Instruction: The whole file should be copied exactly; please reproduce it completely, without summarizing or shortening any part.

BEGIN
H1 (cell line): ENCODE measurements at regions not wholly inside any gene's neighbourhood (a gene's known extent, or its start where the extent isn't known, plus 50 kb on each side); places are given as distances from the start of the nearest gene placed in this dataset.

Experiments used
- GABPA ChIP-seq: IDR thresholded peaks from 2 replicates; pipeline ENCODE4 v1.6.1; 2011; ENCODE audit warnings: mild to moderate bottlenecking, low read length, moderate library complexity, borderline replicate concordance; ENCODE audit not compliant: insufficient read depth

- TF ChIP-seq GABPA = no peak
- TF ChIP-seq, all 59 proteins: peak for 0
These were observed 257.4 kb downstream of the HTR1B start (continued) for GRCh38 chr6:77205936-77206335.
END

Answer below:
H1 (cell line): ENCODE measurements at regions not wholly inside any gene's neighbourhood (a gene's known extent, or its start where the extent isn't known, plus 50 kb on each side); places are given as distances from the start of the nearest gene placed in this dataset.

Experiments used
- GABPA ChIP-seq: IDR thresholded peaks from 2 replicates; pipeline ENCODE4 v1.6.1; 2011; ENCODE audit warnings: mild to moderate bottlenecking, low read length, moderate library complexity, borderline replicate concordance; ENCODE audit not compliant: insufficient read depth

- TF ChIP-seq GABPA = no peak
- TF ChIP-seq, all 59 proteins: peak for 0
These were observed 257.4 kb downstream of the HTR1B start (continued) for GRCh38 chr6:77205936-77206335.